Return to Play

A well-defined standard for return-to-play decisions is not currently available in the literature for individuals treated for rhabdomyolysis (O'Connor, Brennan, Campbell, Heled, & Deuster, 2008). Typically, the return to play ranges from one day to one month following the onset of symptoms. Also, no timeline has been established in terms of a follow-up evaluation for biological markers related to rhabdomyolysis (O'Connor, Brennan, Campbell, Heled, & Deuster, 2008). No timeline has been established for rhabdomyolysis due to each individual needing to be treated on a separate basis. However, the following five guidelines have been recommended, but not validated, for return to play of individuals who have been diagnosed with this disorder (O'Connor, Brennan, Campbell, Heled, & Deuster, 2008).
The first guideline states that each return-to-play decision should be on an individual basis. Individuals who have rhabdomyolysis often have other associated conditions; therefore, numerous variables will play into the return-to-play decision. It is best to have the individual monitored and have sport-specific drills in place to determine readiness.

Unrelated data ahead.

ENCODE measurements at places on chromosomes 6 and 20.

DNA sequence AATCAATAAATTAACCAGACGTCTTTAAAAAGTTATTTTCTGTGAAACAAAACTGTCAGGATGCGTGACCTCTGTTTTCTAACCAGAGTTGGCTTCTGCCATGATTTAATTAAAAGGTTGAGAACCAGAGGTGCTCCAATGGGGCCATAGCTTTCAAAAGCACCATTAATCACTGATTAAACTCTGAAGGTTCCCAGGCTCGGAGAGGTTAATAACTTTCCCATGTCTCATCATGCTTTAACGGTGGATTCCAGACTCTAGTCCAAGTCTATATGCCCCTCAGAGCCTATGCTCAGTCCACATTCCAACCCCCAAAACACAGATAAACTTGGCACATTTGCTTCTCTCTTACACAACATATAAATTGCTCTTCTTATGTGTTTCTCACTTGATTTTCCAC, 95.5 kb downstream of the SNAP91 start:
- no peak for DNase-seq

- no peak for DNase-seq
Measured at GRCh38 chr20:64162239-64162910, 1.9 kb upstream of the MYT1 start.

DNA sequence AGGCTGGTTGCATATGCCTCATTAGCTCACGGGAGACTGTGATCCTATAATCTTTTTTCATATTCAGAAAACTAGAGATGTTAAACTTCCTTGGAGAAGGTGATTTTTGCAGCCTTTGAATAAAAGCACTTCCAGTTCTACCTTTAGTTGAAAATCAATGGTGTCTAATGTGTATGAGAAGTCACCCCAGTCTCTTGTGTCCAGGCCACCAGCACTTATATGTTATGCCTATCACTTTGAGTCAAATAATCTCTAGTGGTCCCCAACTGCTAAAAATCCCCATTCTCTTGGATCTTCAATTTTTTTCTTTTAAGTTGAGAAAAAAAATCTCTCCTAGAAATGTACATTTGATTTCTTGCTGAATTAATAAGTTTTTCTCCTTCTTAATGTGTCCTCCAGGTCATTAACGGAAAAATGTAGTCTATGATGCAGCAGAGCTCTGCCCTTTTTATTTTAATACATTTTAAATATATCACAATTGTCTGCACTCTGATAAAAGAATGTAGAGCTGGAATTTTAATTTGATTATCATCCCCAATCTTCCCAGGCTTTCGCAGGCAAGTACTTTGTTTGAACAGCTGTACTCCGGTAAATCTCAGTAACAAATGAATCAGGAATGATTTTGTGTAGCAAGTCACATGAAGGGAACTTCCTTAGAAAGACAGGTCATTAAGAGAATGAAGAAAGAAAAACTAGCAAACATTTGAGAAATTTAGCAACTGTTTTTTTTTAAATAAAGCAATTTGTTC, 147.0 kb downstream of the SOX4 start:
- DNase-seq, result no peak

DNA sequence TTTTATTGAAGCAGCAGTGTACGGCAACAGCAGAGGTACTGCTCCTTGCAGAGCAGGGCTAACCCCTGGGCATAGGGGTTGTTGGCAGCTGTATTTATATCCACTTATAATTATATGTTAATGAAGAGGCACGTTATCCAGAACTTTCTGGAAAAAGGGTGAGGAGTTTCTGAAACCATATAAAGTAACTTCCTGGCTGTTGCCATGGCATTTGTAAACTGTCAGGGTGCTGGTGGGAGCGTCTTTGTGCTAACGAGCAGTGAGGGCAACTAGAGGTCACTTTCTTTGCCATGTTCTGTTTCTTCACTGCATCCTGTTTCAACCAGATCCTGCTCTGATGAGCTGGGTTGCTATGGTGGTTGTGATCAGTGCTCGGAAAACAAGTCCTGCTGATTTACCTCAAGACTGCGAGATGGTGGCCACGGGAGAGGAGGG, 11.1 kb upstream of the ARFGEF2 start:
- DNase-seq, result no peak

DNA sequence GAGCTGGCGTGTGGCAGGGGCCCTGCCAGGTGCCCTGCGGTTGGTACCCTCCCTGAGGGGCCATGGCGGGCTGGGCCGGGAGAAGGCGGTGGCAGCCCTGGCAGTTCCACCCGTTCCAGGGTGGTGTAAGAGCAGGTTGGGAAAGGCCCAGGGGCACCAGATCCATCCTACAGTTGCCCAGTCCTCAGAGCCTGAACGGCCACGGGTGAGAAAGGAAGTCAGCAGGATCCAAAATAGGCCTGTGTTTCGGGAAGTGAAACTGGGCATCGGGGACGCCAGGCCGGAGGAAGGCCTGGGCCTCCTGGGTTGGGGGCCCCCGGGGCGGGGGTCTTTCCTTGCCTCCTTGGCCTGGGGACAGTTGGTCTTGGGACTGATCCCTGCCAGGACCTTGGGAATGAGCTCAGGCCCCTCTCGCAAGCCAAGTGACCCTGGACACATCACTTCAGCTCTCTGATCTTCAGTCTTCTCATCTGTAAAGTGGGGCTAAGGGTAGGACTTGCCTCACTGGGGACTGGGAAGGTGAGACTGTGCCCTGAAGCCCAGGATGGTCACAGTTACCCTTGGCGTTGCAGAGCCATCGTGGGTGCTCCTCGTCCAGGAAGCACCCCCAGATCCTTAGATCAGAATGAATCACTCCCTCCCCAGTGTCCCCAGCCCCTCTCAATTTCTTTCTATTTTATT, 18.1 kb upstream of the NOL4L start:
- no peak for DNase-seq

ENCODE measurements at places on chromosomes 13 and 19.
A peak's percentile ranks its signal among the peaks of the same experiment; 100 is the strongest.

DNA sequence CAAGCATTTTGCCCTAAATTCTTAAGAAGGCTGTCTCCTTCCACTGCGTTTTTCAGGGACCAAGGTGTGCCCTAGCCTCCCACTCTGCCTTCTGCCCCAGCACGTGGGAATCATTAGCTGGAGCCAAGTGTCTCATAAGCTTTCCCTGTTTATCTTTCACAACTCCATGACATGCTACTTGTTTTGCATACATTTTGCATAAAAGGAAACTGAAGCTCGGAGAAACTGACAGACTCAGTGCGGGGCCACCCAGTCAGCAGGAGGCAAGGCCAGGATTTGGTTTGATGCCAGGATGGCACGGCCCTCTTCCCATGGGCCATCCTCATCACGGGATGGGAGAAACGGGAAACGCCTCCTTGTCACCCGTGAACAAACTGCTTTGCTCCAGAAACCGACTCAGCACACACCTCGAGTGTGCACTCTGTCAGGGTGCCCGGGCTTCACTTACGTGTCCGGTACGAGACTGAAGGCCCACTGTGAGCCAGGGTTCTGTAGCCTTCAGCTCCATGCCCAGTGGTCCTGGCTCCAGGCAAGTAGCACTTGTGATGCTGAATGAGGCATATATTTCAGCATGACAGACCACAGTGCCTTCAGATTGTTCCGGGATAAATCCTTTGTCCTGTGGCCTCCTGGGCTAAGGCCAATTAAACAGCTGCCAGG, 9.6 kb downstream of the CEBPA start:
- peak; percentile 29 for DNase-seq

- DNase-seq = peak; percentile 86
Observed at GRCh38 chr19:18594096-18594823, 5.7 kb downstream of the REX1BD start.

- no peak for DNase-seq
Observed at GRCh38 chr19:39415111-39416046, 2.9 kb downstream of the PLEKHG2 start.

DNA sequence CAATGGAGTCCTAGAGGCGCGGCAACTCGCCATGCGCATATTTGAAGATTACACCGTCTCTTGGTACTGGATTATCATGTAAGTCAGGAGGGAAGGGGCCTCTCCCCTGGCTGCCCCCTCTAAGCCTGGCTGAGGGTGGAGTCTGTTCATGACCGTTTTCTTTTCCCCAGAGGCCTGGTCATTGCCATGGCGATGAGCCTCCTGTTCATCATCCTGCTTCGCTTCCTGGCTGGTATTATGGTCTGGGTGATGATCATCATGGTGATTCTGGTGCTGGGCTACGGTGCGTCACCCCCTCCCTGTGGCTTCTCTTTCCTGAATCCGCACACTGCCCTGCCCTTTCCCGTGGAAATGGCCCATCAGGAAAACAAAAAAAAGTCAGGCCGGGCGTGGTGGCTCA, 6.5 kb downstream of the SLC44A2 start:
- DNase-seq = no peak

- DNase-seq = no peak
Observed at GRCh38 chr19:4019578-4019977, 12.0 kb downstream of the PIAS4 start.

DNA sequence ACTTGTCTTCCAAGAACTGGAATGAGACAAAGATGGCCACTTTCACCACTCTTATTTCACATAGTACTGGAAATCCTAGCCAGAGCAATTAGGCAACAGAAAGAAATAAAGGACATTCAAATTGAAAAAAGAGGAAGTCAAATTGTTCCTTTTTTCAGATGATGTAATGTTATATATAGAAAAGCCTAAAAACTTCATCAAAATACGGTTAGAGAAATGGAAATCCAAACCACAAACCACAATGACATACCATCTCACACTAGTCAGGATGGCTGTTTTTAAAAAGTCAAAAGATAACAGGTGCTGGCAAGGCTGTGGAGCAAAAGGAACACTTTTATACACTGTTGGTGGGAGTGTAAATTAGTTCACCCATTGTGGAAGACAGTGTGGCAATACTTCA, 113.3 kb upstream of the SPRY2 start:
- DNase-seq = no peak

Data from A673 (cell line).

The second guideline recommends that the individual obtains a normal range in creatine kinase level along with a myoglobin reading that may be compared to future episodes. Each patient should be returned individually because normal levels vary among individuals.

The third guideline states that a period of acclimatization, adaptation to a new climate, is essential for individuals participating in hot, humid environments. This is the type of climate that may trigger more episodes involving rhabdomyolysis.

The fourth guideline states that athletic trainers should monitor hydration levels before, during, and after exercise. A documentation of urine color along with a change in weight indicated dehydration should be noted. It is recommended that the fluid replacement should match the volume lost throughout exercise.